Invasion of the shutterbugs | Crain's Chicago Business
'MOMS WITH CAMERAS'
Lisa Vaughn, 41, took steps to avoid being just another "mom with a camera," as she calls some part-time photographers, before setting up Lisa Vaughn Photography two years ago.
Ms. Vaughn, a former media supervisor who now stays home with her two children, took several classes and worked in the camera department of a store near her home in Naperville before seeking clients. "I don't want to be, 'I got a new digital camera and now I'm a photographer and will charge people money for this,' " she says.
She's spent about $10,000 on equipment so far; in 2008, she broke even only after deciding against upgrading some equipment and software. "I get some frustration from 'moms with cameras' who have disposable income, who buy and buy," she says.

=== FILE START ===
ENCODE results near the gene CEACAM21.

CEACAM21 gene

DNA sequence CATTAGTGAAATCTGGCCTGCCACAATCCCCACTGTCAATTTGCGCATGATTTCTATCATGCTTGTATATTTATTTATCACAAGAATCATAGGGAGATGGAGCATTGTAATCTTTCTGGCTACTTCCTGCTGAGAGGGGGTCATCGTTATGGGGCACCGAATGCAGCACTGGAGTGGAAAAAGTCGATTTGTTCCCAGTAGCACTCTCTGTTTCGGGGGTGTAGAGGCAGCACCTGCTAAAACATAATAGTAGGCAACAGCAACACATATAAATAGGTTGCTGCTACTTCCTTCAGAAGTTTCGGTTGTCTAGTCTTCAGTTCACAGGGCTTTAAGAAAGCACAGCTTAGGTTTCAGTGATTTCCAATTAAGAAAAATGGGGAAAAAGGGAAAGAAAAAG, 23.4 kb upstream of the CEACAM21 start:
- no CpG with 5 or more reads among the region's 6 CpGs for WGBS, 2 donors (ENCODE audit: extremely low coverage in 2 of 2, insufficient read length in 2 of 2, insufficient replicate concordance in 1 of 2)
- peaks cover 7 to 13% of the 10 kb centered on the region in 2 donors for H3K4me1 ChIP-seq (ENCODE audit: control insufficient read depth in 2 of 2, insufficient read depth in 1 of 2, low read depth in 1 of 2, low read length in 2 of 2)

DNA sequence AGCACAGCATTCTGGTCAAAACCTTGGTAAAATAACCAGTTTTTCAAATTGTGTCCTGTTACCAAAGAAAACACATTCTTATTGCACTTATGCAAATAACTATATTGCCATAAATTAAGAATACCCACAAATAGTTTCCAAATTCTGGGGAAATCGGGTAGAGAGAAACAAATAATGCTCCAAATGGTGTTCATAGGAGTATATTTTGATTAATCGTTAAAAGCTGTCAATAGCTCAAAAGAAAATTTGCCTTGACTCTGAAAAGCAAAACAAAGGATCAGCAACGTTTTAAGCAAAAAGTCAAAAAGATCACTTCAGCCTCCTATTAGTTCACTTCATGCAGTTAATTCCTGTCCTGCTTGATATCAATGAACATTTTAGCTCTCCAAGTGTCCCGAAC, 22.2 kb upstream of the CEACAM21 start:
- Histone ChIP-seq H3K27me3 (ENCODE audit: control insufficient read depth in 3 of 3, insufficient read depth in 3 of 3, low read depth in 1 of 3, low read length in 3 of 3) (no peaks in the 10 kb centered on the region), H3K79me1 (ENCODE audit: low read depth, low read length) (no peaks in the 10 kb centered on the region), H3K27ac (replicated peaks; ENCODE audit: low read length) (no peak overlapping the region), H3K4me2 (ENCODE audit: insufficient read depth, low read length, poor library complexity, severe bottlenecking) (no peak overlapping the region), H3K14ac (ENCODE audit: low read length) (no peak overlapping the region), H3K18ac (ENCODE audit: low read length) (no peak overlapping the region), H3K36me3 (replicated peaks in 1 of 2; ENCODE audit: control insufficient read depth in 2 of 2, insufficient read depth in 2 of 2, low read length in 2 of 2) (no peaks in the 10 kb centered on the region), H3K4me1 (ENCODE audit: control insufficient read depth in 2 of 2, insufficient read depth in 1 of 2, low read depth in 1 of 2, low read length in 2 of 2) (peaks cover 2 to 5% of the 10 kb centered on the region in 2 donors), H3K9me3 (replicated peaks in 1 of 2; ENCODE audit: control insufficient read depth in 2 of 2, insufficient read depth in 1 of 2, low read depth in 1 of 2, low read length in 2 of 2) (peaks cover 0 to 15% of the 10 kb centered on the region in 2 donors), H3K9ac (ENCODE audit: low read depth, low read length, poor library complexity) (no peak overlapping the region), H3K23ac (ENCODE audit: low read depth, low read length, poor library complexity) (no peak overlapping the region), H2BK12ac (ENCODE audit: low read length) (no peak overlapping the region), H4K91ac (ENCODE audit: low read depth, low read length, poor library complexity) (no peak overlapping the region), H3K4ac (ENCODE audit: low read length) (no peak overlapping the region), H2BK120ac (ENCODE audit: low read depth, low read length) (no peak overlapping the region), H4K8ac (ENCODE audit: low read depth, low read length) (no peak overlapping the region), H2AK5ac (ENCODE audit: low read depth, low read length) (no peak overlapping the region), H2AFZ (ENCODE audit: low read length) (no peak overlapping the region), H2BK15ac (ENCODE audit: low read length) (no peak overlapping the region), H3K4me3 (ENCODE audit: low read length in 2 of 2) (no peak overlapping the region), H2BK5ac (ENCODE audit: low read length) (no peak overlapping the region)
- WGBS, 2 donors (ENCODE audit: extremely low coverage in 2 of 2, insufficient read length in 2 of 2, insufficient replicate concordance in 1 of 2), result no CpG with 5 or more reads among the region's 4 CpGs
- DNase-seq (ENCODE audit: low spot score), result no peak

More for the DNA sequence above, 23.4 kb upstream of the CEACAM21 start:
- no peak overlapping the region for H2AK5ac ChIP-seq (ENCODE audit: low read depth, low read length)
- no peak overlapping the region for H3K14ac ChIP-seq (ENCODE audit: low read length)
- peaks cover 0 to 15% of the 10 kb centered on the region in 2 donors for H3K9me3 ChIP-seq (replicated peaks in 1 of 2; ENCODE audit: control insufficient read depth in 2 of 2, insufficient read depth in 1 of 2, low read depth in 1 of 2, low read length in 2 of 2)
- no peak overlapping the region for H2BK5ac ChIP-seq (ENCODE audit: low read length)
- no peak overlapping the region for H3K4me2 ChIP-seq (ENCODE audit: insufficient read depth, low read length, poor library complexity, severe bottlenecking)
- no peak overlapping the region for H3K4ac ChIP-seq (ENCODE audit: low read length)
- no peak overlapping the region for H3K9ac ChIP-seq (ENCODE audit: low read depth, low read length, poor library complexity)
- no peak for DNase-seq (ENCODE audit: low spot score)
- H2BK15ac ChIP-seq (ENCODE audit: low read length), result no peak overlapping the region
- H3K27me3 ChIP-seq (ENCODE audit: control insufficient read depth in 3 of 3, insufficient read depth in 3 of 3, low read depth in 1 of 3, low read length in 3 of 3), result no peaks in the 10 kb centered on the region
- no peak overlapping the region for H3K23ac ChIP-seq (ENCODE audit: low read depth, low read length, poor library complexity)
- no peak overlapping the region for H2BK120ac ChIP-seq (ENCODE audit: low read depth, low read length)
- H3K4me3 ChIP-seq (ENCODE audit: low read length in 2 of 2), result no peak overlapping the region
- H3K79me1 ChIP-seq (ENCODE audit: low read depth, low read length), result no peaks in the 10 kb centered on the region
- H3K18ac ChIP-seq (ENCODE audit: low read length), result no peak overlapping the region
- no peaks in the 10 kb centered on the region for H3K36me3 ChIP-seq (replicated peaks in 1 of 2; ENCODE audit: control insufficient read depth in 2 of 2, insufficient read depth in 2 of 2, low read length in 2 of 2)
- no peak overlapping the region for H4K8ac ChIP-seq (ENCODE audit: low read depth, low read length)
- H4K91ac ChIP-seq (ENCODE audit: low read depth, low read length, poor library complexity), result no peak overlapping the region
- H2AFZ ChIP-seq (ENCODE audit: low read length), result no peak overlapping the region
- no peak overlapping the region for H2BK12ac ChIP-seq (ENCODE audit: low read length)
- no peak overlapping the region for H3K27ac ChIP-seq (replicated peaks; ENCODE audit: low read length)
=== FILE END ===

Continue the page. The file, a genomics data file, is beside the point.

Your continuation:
Indeed, buying can become addictive in a field where technology changes so rapidly.
George Aye, of Chicago, lead designer at a local transportation company, photographed weddings and even had two photography books published. But at the beginning of this year, Mr. Aye, 33, realized he was caught up in an "arms race" of collecting the newest, best equipment — and decided to take a step back.
Mr. Aye sold most of his equipment, keeping only one camera and one lens, and enrolled in a class at the School of the Art Institute of Chicago to explore the thought processes involved in taking a picture.
"Any jerk that has a camera thinks he can be a photographer," Mr. Aye says. "It's like saying if I have a Ferrari, I can be a race car driver."
Saturday, May 02, 2009
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